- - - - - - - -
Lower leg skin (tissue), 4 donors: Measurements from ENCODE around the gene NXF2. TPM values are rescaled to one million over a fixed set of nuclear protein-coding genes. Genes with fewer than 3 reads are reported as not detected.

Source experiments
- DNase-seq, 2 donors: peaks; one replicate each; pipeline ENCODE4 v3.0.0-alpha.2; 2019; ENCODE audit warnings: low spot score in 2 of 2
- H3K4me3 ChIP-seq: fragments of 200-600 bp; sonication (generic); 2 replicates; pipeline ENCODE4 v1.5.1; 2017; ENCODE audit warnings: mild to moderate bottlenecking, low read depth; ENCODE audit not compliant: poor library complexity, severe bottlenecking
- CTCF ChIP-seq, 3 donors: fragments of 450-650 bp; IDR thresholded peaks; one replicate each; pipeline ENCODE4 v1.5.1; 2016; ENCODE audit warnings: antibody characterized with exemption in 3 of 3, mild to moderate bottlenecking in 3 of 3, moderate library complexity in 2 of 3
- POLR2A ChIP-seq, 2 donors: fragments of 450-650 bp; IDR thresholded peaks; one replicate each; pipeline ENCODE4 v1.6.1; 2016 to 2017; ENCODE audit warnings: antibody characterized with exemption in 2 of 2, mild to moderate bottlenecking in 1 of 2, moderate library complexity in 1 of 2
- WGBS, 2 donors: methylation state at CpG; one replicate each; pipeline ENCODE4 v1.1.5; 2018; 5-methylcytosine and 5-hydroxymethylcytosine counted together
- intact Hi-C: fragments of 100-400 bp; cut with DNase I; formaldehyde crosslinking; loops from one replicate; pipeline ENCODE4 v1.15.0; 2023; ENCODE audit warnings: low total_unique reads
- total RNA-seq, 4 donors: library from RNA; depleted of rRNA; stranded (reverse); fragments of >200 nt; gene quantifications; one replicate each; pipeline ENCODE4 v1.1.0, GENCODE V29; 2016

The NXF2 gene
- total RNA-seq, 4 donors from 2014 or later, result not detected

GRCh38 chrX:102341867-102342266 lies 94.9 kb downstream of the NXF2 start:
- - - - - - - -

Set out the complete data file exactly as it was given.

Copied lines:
Lower leg skin (tissue), 4 donors: Measurements from ENCODE around the gene NXF2. TPM values are rescaled to one million over a fixed set of nuclear protein-coding genes. Genes with fewer than 3 reads are reported as not detected.

Source experiments
- DNase-seq, 2 donors: peaks; one replicate each; pipeline ENCODE4 v3.0.0-alpha.2; 2019; ENCODE audit warnings: low spot score in 2 of 2
- H3K4me3 ChIP-seq: fragments of 200-600 bp; sonication (generic); 2 replicates; pipeline ENCODE4 v1.5.1; 2017; ENCODE audit warnings: mild to moderate bottlenecking, low read depth; ENCODE audit not compliant: poor library complexity, severe bottlenecking
- CTCF ChIP-seq, 3 donors: fragments of 450-650 bp; IDR thresholded peaks; one replicate each; pipeline ENCODE4 v1.5.1; 2016; ENCODE audit warnings: antibody characterized with exemption in 3 of 3, mild to moderate bottlenecking in 3 of 3, moderate library complexity in 2 of 3
- POLR2A ChIP-seq, 2 donors: fragments of 450-650 bp; IDR thresholded peaks; one replicate each; pipeline ENCODE4 v1.6.1; 2016 to 2017; ENCODE audit warnings: antibody characterized with exemption in 2 of 2, mild to moderate bottlenecking in 1 of 2, moderate library complexity in 1 of 2
- WGBS, 2 donors: methylation state at CpG; one replicate each; pipeline ENCODE4 v1.1.5; 2018; 5-methylcytosine and 5-hydroxymethylcytosine counted together
- intact Hi-C: fragments of 100-400 bp; cut with DNase I; formaldehyde crosslinking; loops from one replicate; pipeline ENCODE4 v1.15.0; 2023; ENCODE audit warnings: low total_unique reads
- total RNA-seq, 4 donors: library from RNA; depleted of rRNA; stranded (reverse); fragments of >200 nt; gene quantifications; one replicate each; pipeline ENCODE4 v1.1.0, GENCODE V29; 2016

The NXF2 gene
- total RNA-seq, 4 donors from 2014 or later, result not detected

GRCh38 chrX:102341867-102342266 lies 94.9 kb downstream of the NXF2 start: